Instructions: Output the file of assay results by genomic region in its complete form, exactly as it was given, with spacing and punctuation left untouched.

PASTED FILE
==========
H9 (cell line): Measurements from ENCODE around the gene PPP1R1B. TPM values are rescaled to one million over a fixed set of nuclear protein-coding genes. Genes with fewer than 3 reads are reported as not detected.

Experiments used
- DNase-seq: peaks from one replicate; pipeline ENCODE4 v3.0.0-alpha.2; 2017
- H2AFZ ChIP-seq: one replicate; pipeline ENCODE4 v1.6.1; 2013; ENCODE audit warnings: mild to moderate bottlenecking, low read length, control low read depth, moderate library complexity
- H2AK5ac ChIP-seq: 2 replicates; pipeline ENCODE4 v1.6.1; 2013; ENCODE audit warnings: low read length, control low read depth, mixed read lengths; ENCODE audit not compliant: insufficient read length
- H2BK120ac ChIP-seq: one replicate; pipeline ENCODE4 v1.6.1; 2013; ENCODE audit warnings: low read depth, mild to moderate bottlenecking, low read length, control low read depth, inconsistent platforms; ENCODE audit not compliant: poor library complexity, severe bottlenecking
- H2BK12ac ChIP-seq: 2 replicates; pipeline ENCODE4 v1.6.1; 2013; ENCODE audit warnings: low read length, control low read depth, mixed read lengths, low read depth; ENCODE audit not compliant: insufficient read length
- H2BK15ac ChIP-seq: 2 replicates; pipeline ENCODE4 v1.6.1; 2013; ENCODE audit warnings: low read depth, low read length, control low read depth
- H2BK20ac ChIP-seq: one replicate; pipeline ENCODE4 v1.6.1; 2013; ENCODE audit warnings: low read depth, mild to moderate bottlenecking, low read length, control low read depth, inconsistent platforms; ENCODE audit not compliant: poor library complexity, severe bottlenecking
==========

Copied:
H9 (cell line): Measurements from ENCODE around the gene PPP1R1B. TPM values are rescaled to one million over a fixed set of nuclear protein-coding genes. Genes with fewer than 3 reads are reported as not detected.

Experiments used
- DNase-seq: peaks from one replicate; pipeline ENCODE4 v3.0.0-alpha.2; 2017
- H2AFZ ChIP-seq: one replicate; pipeline ENCODE4 v1.6.1; 2013; ENCODE audit warnings: mild to moderate bottlenecking, low read length, control low read depth, moderate library complexity
- H2AK5ac ChIP-seq: 2 replicates; pipeline ENCODE4 v1.6.1; 2013; ENCODE audit warnings: low read length, control low read depth, mixed read lengths; ENCODE audit not compliant: insufficient read length
- H2BK120ac ChIP-seq: one replicate; pipeline ENCODE4 v1.6.1; 2013; ENCODE audit warnings: low read depth, mild to moderate bottlenecking, low read length, control low read depth, inconsistent platforms; ENCODE audit not compliant: poor library complexity, severe bottlenecking
- H2BK12ac ChIP-seq: 2 replicates; pipeline ENCODE4 v1.6.1; 2013; ENCODE audit warnings: low read length, control low read depth, mixed read lengths, low read depth; ENCODE audit not compliant: insufficient read length
- H2BK15ac ChIP-seq: 2 replicates; pipeline ENCODE4 v1.6.1; 2013; ENCODE audit warnings: low read depth, low read length, control low read depth
- H2BK20ac ChIP-seq: one replicate; pipeline ENCODE4 v1.6.1; 2013; ENCODE audit warnings: low read depth, mild to moderate bottlenecking, low read length, control low read depth, inconsistent platforms; ENCODE audit not compliant: poor library complexity, severe bottlenecking